The Lure of Ben Rinnes

If you walk near Aberlour, you can’t miss the dark hills of Ben Rinnes looming in the distance. Everytime, I glanced in its direction, I longed to be standing on the top.

Why walk up hills?

A question I asked myself when I was at the foot of Ben Rinnes. Surrounded by bright blue skies, it was a cold but sunny day with light wind, and rain was not in the forecast. I optimistically thought it was a perfect opportunity to walk up a Corbett.

Corbetts are Scottish mountains over 2,500 feet (762metres) and under 3,000 feet (914.4 metres), with a drop of a least 500 feet (152 metres) between each listed hill and any adjacent higher one.”

unknown. (2022). The Corbetts: hills for connoisseurs. Available: Last accessed 30th May 2022.

The Corbetts are named after the mountaineer John Rooke Corbett, the first person known to have climbed all the 221 Corbetts in Scotland (however, there are currently 222 summits classed as Corbetts). A person who has climbed all the summits can call themselves a Corbetteers and Moray has two Corbetts, Ben Rinnes, and Corryhabbie Hill.

I started slowly, allowing my leg muscles to get used to the climb. The Moray Way has been a gentle journey and in comparison this walk is a constant uphill ascent. I focused on the gravel path ahead as it was hard underfoot, with some steep elevations. I thought I had reached the top a few times before realising I had further to walk. A false summit can be disappointing, but I focused on the dramatic landscape with rolling hills and valleys.

The Wind of Change…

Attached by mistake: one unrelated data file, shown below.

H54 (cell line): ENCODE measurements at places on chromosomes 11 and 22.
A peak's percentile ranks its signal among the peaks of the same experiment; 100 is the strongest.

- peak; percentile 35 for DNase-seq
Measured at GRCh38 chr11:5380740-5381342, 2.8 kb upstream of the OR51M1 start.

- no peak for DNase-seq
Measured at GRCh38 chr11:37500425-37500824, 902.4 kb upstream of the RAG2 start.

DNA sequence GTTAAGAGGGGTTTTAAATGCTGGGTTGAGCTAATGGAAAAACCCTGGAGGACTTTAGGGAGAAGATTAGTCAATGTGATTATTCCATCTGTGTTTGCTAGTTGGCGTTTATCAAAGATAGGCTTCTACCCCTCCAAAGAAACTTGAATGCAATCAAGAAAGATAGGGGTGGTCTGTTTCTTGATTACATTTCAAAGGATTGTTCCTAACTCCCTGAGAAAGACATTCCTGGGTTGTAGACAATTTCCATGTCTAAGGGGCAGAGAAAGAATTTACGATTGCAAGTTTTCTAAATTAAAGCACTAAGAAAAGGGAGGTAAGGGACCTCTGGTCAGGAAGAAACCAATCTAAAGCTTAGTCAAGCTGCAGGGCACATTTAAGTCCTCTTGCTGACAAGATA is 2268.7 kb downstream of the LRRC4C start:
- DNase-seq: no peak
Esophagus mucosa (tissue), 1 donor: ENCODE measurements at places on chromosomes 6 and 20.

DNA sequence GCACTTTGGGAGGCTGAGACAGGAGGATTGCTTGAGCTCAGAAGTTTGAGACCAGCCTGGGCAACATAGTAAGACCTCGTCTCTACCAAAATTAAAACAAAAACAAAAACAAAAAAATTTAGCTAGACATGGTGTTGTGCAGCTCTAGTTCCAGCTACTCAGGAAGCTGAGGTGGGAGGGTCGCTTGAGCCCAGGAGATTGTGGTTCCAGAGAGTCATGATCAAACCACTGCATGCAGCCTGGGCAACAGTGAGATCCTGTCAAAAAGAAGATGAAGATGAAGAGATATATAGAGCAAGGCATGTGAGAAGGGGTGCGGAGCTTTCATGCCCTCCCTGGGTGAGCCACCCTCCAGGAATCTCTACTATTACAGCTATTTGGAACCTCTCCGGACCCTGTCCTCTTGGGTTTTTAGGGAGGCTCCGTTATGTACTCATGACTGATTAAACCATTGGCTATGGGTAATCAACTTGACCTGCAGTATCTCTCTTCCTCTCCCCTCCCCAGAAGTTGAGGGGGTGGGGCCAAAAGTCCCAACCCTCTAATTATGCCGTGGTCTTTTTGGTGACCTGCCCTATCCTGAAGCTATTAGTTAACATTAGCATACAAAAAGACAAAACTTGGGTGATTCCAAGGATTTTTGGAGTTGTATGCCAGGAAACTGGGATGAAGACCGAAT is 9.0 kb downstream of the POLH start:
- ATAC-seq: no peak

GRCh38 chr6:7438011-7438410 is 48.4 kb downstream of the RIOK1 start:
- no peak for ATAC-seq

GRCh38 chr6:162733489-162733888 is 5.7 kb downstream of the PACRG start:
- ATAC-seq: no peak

As I neared the top, I noticed how windy it had become. I met a few people slowly walking back down, and a couple even commented on how cold and windy it was at the top. I became angry at the wind when it tried to blow me off my feet. 

The top of the summit was not the experience I expected. I had imagined sitting and eating a packed lunch on a sunny afternoon, gazing over dramatic scenery. The reality was, taking shelter from the cold wind by eating my lunch behind a rock. Yet, I looked back to see how far I had walked, giving me a sense of achievement. However, my feelings were dashed! I noticed a child running full speed up the Ben Rinnes, followed by a man carrying a child. Wow, such energy!

My sense of achievement returned, as it turned out this family was not training for a marathon. Once they reached the top, the out of breath father gave the running child a stiff telling off.

So, why did I walk up Ben Rinnes? The views at the top were amazing and on a clear day you can see for miles. I gained a valuable lesson on not comparing myself to other peoples fitness levels and when I returned home, I ate a massive portion of guilt free fish and chips.

For further information on the walking route for Ben Rinnes, please visit the link below.